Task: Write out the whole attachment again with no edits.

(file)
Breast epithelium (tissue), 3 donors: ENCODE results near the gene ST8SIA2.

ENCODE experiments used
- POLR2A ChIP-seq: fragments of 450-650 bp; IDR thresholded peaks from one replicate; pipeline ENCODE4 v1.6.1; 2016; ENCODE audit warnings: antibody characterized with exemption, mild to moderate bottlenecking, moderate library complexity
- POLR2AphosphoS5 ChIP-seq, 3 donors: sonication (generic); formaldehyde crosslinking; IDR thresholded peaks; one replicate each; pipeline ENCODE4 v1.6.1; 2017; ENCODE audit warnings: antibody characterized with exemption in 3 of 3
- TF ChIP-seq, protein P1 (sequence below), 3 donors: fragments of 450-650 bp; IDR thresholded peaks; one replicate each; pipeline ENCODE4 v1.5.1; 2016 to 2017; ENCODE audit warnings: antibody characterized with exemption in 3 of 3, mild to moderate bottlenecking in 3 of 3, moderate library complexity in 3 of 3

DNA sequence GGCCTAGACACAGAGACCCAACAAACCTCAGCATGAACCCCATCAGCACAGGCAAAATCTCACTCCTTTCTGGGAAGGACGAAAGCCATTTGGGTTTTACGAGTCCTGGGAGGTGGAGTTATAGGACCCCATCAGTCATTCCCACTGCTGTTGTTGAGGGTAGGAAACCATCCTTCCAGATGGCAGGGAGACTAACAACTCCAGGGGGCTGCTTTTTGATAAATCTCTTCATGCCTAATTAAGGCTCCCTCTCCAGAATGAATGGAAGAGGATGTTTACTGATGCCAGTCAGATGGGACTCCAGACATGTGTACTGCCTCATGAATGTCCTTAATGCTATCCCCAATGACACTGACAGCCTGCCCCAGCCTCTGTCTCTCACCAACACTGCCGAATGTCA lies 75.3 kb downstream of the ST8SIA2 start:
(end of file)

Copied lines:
Breast epithelium (tissue), 3 donors: ENCODE results near the gene ST8SIA2.

ENCODE experiments used
- POLR2A ChIP-seq: fragments of 450-650 bp; IDR thresholded peaks from one replicate; pipeline ENCODE4 v1.6.1; 2016; ENCODE audit warnings: antibody characterized with exemption, mild to moderate bottlenecking, moderate library complexity
- POLR2AphosphoS5 ChIP-seq, 3 donors: sonication (generic); formaldehyde crosslinking; IDR thresholded peaks; one replicate each; pipeline ENCODE4 v1.6.1; 2017; ENCODE audit warnings: antibody characterized with exemption in 3 of 3
- TF ChIP-seq, protein P1 (sequence below), 3 donors: fragments of 450-650 bp; IDR thresholded peaks; one replicate each; pipeline ENCODE4 v1.5.1; 2016 to 2017; ENCODE audit warnings: antibody characterized with exemption in 3 of 3, mild to moderate bottlenecking in 3 of 3, moderate library complexity in 3 of 3

DNA sequence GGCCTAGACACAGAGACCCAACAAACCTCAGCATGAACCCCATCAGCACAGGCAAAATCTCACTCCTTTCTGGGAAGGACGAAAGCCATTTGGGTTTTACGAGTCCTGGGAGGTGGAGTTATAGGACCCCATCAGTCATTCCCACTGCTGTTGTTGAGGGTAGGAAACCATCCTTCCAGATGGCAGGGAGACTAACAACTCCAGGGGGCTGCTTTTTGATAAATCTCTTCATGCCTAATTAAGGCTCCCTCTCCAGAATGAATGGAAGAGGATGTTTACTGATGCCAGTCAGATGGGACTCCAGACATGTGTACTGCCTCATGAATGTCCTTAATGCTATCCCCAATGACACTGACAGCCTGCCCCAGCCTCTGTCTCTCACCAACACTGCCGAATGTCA lies 75.3 kb downstream of the ST8SIA2 start: